Government drone by day and book lover and geek girl by night!
Tiya Miles is asking some interesting questions in her looks at the haunted south. Most of the places she goes to investigate are former plantations.
I do like that Miles does her best to find out the truth behind some hauntings. I also like how she gets at some of the sexism and racism at play behind hauntings with supposed slave women (some Miles could not trace). In most of these ghost stories the slave woman was sly and trying to seduce the master of the house. In some cases she was punished for doing something that was not okay.
We do get in a bit in one of the hauntings even I heard about, The LaLaurie House in New Orleans. She was a Creole woman in the 1800s who apparently locked up and abused her slaves. However, Miles gets to some of the sexism and prejudice at play with Delphine LaLaurie for being extremely wealthy and marrying a man 25 years her junior.
"African American bondsmen and bondswomen had been transformed into virtual ghosts, absent and yet eerily present in historical tours as invisible laboring bodies that made their owners’ fortunes shine."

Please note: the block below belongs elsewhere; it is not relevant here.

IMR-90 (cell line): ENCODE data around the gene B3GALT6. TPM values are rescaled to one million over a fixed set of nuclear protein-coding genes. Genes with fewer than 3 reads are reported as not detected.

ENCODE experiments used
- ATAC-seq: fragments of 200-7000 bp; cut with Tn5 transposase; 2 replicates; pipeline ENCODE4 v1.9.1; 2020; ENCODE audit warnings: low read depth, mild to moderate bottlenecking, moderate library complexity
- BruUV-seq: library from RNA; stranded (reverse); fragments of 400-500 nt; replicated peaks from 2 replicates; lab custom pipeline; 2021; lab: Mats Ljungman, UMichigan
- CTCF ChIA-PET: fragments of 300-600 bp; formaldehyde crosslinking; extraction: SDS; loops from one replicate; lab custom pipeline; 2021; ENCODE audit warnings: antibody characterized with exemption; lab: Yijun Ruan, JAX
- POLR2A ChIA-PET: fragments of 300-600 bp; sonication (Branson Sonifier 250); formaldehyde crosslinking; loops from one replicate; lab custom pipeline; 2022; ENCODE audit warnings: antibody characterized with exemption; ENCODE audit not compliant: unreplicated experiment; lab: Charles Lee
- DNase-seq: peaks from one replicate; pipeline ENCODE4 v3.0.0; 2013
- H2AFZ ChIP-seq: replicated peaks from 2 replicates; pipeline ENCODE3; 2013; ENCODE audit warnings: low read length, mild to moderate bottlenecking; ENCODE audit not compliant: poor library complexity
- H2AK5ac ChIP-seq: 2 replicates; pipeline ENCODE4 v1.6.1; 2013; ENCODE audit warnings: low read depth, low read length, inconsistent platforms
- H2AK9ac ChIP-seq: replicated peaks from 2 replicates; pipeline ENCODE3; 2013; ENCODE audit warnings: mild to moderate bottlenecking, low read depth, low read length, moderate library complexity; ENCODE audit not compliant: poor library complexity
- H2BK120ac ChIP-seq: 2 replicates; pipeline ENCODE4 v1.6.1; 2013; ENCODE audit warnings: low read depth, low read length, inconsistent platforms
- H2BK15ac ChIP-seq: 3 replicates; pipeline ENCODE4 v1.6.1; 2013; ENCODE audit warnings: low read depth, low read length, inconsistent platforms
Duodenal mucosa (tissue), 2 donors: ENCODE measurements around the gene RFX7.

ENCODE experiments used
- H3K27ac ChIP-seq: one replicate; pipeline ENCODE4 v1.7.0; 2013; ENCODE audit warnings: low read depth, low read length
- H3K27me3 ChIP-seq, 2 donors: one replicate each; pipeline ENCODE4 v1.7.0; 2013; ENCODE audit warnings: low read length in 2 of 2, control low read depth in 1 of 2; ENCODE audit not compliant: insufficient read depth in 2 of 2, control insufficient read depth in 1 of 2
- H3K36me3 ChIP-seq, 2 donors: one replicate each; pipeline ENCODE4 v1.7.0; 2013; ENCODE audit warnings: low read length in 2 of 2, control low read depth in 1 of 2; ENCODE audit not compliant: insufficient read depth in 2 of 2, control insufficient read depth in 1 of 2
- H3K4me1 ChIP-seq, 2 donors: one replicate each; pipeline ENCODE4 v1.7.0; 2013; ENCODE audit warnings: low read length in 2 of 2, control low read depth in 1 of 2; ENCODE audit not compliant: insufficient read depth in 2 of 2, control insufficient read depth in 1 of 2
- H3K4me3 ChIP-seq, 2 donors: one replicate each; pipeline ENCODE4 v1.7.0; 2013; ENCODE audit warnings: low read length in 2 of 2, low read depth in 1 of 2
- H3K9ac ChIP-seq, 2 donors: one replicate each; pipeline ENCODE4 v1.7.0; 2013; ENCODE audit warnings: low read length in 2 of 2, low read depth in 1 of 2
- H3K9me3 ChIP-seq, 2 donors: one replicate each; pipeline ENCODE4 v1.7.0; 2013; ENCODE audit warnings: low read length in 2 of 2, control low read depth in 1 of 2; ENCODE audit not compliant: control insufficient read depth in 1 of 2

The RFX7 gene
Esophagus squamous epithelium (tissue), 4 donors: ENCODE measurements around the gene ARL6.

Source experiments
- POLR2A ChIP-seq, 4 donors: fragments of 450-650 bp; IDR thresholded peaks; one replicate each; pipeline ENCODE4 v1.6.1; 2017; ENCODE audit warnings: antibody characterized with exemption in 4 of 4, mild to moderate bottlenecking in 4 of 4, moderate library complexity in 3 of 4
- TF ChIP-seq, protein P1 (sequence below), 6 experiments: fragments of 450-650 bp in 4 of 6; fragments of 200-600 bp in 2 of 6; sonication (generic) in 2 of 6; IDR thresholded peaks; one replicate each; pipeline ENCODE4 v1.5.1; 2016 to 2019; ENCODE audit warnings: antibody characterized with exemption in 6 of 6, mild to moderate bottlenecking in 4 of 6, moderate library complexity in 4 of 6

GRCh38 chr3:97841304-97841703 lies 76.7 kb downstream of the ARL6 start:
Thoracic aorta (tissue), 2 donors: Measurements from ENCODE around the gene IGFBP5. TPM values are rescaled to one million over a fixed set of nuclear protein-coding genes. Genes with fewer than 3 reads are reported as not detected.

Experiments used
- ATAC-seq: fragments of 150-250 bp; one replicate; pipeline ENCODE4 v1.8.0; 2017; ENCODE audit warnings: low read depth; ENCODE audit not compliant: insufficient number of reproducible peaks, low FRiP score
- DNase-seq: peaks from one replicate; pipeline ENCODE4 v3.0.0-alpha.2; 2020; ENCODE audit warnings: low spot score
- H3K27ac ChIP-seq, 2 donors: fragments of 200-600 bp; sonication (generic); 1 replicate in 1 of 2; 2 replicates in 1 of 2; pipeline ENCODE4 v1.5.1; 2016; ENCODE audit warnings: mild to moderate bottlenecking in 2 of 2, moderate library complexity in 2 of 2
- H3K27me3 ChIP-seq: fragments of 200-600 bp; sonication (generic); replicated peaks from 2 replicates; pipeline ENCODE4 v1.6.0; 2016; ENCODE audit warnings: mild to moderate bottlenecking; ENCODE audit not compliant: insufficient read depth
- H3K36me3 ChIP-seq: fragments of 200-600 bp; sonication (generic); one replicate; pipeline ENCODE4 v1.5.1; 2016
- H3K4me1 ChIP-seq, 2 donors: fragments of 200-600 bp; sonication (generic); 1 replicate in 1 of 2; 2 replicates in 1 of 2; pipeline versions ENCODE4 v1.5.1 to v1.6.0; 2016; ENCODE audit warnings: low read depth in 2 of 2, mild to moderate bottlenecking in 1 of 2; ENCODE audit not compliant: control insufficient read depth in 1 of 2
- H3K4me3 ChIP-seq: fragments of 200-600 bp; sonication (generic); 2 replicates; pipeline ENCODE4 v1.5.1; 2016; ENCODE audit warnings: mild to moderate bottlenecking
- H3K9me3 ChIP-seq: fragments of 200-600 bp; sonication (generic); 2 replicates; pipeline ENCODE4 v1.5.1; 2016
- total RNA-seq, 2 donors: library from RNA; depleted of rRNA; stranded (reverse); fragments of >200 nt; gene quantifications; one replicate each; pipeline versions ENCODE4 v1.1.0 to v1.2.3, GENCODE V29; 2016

"Tales about ghosts seem to allow us to entertain the historically grounded social issues that nettle us, like race relations and slavery. But this engagement occurs at a safe distance created by the nature of a particular narrative form, that is, the ghost story, that carries with it a sense of the fantastical and the knowledge that what is said can be taken as fancy rather than fact."
"there is no ghost tour at the site of the September 11 attacks because the nature of such a tour would dishonor the lives that were lost there. However, as my tour of the Sorrel-Weed House in Savannah and plantation sites in Charleston had suggested to me, African American lives, and black slavery in particular, seemed to be fair game for the dark-tourism industry, so much so that deceased black slaves are main characters of the southern ghost tour."